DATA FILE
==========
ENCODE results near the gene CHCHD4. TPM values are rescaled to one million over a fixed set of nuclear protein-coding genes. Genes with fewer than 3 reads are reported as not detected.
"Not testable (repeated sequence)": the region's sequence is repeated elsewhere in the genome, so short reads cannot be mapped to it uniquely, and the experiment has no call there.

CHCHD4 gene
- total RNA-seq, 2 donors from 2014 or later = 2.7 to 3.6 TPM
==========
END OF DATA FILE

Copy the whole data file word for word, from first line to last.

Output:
ENCODE results near the gene CHCHD4. TPM values are rescaled to one million over a fixed set of nuclear protein-coding genes. Genes with fewer than 3 reads are reported as not detected.
"Not testable (repeated sequence)": the region's sequence is repeated elsewhere in the genome, so short reads cannot be mapped to it uniquely, and the experiment has no call there.

CHCHD4 gene
- total RNA-seq, 2 donors from 2014 or later = 2.7 to 3.6 TPM